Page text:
The string department offers a broad array of diverse courses.
Strings playing covers of non-string based popular music. Students pick the repertoire and write the arrangements.
This ensemble explores ways to incorporate regional fiddle styles (including Appalachian/old-time, Celtic, Scandinavian, and related traditions) into varied small string ensemble formats, using extended concepts of modal harmony and contrapuntal strategies. Students will play and develop arrangements of traditional repertoire, the work of contemporary fiddle music composers and tunesmiths, and their own compositions in both traditional and experimental neotraditional styles.
This ensemble will examine the way string instruments and improvisation are used in a variety of musical cultures including Greek, Bulgarian, Hungarian, klezmer, Romanian, and Charanga.
This ensemble offers string players the opportunity to study and play past and current rock violin styles, including the music of Jerry Goodman, Sugar Cane Harris, Jean-Luc Ponty, and Boyd Tinsley. Students will listen, transcribe, and perform weekly in a variety of rock violin styles, including specific use of effects. We will also use the work of great rock guitarists, such as Jimi Hendrix and Eric Clapton, as templates.
An ensemble consisting of a string quartet plus rhythm section. Emphasis will be on ensemble playing skills and improvisational vocabulary in diverse contemporary idioms. Incorporation of standard jazz vocabulary with that of other common improvisational string idioms, such as world/fusion, Western swing, and various traditional styles such as Appalachian- and Texas-style fiddling, Celtic music, and bluegrass. Instrumentation: violins, viola, cello, acoustic guitar, acoustic bass, plus optional rhythm section instruments such as hand percussion, mandolin, banjo, etc.
Classically trained students will use their classical skills to improvise in the classical vernacular. Topics will include creating a melody, accompanying that melody, and improvising counterpoint and harmony, all within familiar classical forms and using familiar classical vocabulary.
This ensemble offers study and performance of string quartets in a variety of contemporary styles. It provides students the opportunity to learn how to expand the historically and musically significant string quartet genre to a wide variety of contemporary styles. The same topics that occupy any working classical quartet (for example, intonation, ensemble, stylistic integrity) will apply to this contemporary styles quartet. However, the musical parameters of each style will determine what exactly is needed to give an authentic performance of the style being studied. Listening skills in the ensemble, instrumental skills needed for the style, and performance skills will be stressed and valued.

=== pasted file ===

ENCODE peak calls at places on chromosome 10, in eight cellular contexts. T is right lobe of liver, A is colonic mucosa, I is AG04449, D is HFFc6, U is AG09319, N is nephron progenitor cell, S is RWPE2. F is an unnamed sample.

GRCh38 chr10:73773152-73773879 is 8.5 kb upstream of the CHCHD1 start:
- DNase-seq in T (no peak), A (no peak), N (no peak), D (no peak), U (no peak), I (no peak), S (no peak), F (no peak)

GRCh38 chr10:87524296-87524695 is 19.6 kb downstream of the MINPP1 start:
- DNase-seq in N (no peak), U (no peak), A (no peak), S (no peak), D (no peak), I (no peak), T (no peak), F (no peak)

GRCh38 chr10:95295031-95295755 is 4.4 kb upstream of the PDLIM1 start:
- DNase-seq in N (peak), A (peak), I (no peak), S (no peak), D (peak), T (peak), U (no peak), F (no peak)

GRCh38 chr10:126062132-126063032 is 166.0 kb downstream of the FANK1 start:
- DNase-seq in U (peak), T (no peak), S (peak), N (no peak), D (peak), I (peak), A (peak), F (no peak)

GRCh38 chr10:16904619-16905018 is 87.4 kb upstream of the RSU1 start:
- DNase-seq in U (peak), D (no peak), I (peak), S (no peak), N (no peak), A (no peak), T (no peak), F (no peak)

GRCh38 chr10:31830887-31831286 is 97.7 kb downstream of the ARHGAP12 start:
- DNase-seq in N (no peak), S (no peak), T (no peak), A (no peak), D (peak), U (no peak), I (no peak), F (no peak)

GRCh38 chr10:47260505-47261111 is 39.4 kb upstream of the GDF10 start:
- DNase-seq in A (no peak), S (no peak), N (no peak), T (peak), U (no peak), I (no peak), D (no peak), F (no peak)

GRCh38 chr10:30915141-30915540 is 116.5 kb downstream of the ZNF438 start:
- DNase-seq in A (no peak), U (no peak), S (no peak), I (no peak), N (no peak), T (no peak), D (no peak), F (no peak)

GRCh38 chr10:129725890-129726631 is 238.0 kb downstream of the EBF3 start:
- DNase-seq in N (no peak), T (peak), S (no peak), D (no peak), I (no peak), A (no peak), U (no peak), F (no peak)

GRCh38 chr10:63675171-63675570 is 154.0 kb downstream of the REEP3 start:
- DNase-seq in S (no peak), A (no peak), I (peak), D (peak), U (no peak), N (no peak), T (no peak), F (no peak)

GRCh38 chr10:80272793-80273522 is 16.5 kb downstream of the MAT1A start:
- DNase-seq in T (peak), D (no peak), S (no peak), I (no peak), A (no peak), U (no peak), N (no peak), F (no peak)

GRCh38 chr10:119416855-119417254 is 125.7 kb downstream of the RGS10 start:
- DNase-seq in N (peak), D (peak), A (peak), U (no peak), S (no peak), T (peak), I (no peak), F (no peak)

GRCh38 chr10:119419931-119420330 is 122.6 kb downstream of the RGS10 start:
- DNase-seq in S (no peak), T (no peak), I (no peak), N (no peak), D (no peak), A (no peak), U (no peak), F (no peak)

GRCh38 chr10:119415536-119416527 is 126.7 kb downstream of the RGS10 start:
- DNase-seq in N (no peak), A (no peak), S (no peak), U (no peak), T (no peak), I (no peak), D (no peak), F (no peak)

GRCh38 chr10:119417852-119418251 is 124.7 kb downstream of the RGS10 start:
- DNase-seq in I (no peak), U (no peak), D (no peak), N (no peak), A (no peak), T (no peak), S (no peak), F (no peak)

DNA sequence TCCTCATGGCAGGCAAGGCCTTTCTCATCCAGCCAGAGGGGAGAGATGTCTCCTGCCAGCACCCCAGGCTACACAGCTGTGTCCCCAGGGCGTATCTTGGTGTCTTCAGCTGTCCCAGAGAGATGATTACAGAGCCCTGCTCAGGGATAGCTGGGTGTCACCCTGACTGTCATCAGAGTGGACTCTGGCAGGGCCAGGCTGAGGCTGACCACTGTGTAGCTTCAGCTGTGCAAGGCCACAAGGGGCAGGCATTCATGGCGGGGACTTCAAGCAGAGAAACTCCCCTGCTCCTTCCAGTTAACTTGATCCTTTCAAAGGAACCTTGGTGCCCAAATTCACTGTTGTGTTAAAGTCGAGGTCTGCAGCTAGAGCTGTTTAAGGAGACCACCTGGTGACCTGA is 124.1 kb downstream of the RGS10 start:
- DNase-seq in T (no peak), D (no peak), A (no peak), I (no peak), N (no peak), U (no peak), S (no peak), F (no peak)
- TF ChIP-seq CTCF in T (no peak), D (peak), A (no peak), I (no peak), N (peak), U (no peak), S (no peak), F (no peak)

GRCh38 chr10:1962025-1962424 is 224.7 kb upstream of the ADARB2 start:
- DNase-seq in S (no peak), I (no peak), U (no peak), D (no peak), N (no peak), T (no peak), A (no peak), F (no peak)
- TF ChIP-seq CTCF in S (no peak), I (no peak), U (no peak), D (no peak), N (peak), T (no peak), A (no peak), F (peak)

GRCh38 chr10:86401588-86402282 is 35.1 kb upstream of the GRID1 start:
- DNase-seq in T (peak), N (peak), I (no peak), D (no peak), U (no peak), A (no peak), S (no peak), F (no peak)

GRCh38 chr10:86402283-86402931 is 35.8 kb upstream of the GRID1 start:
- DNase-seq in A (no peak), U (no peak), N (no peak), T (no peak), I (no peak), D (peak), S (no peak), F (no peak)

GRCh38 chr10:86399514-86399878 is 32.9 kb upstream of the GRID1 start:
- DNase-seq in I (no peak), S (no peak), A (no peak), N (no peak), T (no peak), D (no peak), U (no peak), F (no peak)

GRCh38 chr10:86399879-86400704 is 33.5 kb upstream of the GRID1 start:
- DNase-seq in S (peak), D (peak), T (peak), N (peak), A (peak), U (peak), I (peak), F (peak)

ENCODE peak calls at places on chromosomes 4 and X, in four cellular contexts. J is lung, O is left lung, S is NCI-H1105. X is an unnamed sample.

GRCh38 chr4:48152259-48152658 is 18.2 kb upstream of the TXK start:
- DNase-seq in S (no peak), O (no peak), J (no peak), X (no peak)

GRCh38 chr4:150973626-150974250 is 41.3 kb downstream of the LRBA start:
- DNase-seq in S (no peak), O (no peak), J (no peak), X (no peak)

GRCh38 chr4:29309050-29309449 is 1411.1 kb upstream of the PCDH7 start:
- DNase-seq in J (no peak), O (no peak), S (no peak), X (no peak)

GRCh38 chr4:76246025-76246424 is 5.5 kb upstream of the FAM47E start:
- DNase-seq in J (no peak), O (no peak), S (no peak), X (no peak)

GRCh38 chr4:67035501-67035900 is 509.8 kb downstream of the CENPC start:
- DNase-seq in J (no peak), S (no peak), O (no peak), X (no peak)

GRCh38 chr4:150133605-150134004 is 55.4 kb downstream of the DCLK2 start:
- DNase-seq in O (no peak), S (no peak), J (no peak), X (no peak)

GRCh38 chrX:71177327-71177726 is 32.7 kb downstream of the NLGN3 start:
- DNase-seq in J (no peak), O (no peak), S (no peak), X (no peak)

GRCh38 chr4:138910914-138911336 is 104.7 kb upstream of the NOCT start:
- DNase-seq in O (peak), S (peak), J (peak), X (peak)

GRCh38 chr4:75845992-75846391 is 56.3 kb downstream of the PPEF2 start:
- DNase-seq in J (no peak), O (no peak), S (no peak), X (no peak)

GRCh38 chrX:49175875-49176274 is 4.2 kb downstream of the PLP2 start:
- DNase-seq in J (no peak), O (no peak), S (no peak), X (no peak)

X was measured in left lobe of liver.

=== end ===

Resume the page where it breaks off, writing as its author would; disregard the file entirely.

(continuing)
This class will teach string players how to be fluent and expressive readers of standard music notation. It involves learning how to process both the quantitative aspects (pitch, rhythm, and form) and the qualitative properties (phrasing, dynamics, articulation, etc.) of written music. Using a variety of styles, students in this class will work on recognizing common pitch patterns, rhythmic motives, and road maps (repeats, da capos, codas, parallel and contrast phrase structures, and typical harmonic progressions). Ear training skills will be emphasized to develop the strong inner hearing crucial for good reading. Upon completion of this course students will have improved their ability to read standard music notation fluently and musically in a variety of styles.
This lab develops further the concepts of ILST-111 String Reading Lab using more complex styles of music.
Advanced improvisational concepts and their application in strings. Reading charts with jazz phrasing, higher-level bowing, and left-hand development. Instrumentation: violin, viola.
This course provides an understanding of the technology available for effective performances in nonacoustic situations. Topics covered include pickups, microphones, electric instruments, amplifiers, effects, stage sound/monitors, mixers, recording acoustic instruments, recording electric instruments, and how to take care of your acoustic instrument.
This is an interdivisional course that offers students in the String Department, Professional Writing Division, and Music Production and Engineering Department insight into how to operate most efficiently in the recording studio. The course will be divided into three or four sections of three weeks each. In each section, all participants will meet in the recording studio to record one or more works written by a writing division student for strings, or strings with other tracks previously recorded.